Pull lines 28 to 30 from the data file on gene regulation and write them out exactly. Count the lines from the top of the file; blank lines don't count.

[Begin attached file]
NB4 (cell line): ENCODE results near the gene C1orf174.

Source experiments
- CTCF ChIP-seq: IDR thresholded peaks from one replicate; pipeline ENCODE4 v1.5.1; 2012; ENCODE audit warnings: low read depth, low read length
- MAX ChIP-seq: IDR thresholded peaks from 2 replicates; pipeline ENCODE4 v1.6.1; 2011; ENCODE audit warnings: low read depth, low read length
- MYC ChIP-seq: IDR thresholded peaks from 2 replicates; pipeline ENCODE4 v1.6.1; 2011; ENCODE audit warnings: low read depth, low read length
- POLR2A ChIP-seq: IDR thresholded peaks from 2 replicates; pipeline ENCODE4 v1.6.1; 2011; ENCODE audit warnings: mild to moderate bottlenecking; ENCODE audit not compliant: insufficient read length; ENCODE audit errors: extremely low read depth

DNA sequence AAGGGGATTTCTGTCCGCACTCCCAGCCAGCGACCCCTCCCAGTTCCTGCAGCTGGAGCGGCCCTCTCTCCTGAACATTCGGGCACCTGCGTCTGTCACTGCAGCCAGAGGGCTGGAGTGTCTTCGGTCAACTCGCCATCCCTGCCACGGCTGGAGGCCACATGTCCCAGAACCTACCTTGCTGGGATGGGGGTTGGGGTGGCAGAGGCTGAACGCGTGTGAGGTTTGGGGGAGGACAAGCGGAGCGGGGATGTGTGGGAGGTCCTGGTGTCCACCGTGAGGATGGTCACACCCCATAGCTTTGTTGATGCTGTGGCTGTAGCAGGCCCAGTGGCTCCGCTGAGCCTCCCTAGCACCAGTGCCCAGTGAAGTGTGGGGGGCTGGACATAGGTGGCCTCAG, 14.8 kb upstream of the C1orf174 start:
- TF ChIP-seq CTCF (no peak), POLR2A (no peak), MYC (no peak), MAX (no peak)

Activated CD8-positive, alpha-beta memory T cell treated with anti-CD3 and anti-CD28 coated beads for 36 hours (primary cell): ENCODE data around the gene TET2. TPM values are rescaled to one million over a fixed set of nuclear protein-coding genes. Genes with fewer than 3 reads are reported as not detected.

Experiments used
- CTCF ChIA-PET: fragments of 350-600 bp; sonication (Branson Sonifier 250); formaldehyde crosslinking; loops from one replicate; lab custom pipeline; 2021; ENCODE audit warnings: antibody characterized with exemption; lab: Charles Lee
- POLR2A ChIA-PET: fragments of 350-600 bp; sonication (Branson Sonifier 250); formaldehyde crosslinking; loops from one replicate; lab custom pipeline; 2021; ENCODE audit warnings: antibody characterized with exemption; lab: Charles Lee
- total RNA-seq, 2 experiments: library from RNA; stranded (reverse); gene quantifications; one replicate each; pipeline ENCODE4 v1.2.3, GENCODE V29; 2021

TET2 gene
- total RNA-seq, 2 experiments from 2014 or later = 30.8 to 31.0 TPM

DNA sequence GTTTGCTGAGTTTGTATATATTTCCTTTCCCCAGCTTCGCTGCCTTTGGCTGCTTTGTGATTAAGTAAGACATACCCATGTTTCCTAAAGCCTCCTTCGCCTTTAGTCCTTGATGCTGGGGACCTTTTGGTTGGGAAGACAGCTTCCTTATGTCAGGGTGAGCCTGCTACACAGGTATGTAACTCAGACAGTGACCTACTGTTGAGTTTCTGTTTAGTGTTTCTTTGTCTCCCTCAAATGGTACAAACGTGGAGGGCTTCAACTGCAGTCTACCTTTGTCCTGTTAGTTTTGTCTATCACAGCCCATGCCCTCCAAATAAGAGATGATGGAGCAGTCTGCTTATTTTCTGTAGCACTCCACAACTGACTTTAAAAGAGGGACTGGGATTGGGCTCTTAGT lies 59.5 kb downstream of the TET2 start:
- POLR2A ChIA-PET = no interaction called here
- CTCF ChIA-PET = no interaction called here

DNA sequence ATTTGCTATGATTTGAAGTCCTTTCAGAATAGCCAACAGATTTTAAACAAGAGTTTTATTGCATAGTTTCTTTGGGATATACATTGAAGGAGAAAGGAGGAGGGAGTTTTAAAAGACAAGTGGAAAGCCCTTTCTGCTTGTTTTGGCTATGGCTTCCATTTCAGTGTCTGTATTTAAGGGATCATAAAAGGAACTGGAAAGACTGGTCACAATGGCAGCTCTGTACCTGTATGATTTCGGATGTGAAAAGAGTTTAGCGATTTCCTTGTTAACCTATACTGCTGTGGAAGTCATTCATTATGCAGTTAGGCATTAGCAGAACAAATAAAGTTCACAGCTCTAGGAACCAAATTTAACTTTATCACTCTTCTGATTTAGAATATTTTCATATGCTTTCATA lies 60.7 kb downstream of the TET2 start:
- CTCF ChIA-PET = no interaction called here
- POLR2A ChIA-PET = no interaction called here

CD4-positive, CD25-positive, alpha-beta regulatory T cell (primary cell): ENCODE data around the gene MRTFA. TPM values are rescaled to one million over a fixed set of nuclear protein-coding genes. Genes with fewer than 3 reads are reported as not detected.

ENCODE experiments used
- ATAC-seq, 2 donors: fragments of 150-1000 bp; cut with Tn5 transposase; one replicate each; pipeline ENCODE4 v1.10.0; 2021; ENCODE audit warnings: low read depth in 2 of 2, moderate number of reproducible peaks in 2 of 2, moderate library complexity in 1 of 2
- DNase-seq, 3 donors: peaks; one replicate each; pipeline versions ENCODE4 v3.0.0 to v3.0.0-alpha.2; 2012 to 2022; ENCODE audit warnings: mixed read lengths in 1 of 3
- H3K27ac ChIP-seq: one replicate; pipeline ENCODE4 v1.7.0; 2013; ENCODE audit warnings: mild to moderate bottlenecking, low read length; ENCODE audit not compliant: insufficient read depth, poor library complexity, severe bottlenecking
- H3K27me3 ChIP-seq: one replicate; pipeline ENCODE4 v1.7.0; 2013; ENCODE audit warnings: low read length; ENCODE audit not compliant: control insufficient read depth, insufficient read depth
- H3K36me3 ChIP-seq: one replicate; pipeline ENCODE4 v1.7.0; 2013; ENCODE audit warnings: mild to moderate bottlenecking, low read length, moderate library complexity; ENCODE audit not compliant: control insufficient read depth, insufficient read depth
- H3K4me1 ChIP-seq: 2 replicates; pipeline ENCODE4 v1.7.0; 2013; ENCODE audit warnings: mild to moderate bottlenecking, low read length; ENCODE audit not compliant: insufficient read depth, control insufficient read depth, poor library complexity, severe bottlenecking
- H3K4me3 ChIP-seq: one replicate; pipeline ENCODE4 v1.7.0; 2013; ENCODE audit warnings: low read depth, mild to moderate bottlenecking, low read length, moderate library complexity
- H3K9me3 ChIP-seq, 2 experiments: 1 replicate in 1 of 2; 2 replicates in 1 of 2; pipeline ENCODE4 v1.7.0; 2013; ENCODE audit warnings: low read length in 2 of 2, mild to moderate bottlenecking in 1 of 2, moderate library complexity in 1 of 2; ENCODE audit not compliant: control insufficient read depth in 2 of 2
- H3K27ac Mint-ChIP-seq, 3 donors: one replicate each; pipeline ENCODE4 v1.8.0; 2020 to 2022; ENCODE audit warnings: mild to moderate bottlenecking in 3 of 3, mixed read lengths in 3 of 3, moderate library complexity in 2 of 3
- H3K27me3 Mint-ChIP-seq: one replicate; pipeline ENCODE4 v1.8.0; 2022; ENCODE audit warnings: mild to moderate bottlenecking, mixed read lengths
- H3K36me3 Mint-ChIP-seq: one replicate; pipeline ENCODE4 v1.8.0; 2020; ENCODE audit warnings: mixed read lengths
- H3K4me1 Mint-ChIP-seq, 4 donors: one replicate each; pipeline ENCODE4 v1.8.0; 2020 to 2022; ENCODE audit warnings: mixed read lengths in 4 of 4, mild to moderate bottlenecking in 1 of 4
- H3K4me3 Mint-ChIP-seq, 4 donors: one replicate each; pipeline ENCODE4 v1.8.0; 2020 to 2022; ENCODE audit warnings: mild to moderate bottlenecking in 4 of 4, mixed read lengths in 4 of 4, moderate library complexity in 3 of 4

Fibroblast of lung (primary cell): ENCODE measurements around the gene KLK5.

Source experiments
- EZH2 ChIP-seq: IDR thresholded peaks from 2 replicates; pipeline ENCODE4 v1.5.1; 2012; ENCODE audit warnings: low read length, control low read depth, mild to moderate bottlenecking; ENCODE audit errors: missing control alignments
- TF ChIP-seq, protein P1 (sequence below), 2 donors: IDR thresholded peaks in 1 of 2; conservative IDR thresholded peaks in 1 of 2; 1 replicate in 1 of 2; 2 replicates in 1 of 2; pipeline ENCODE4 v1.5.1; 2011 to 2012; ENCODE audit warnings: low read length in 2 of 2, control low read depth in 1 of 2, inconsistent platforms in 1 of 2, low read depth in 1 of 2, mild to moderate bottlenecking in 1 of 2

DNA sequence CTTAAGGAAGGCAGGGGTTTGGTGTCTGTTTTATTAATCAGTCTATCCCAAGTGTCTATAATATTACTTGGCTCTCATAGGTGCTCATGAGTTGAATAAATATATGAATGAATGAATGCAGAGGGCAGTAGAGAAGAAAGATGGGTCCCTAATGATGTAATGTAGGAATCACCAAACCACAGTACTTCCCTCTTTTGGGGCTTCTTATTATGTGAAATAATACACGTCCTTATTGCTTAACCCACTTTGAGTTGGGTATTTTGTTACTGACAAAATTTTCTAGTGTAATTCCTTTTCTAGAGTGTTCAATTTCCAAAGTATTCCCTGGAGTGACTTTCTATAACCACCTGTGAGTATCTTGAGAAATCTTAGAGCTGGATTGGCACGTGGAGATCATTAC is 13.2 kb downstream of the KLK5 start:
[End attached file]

- H3K36me3 ChIP-seq: one replicate; pipeline ENCODE4 v1.7.0; 2013; ENCODE audit warnings: mild to moderate bottlenecking, low read length, moderate library complexity; ENCODE audit not compliant: control insufficient read depth, insufficient read depth
- H3K4me1 ChIP-seq: 2 replicates; pipeline ENCODE4 v1.7.0; 2013; ENCODE audit warnings: mild to moderate bottlenecking, low read length; ENCODE audit not compliant: insufficient read depth, control insufficient read depth, poor library complexity, severe bottlenecking
- H3K4me3 ChIP-seq: one replicate; pipeline ENCODE4 v1.7.0; 2013; ENCODE audit warnings: low read depth, mild to moderate bottlenecking, low read length, moderate library complexity